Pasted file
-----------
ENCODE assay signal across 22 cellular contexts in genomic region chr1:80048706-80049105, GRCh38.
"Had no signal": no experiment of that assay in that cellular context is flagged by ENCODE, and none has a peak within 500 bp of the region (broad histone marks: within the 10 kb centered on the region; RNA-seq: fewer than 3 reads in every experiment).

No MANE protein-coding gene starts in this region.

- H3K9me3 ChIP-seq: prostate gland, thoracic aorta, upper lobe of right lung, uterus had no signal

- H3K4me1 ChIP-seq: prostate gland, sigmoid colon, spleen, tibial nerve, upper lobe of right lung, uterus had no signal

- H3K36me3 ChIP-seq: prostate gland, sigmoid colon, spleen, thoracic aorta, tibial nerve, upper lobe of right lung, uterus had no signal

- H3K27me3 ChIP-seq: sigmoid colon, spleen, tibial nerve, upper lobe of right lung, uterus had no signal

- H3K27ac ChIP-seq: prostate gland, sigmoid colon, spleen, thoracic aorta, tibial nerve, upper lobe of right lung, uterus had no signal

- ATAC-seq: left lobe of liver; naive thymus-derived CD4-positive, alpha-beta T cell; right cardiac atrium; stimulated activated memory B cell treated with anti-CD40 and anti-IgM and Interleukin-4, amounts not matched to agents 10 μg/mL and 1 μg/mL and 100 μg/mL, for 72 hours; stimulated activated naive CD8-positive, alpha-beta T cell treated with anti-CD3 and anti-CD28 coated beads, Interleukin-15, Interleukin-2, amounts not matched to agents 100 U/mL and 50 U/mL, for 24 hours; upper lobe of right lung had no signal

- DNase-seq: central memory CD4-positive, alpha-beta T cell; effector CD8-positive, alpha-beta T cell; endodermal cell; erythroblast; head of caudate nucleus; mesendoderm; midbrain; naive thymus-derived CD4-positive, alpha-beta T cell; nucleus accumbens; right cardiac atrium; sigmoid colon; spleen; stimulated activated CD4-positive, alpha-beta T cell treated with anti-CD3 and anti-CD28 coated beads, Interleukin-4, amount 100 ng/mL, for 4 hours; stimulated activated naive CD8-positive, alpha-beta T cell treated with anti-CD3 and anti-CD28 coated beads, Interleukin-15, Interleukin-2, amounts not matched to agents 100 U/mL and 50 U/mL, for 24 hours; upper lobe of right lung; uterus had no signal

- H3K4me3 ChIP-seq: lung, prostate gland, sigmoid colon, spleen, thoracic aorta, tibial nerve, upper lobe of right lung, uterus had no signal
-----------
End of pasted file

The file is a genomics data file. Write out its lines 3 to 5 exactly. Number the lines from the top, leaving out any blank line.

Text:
No MANE protein-coding gene starts in this region.

- H3K9me3 ChIP-seq: prostate gland, thoracic aorta, upper lobe of right lung, uterus had no signal

- H3K4me1 ChIP-seq: prostate gland, sigmoid colon, spleen, tibial nerve, upper lobe of right lung, uterus had no signal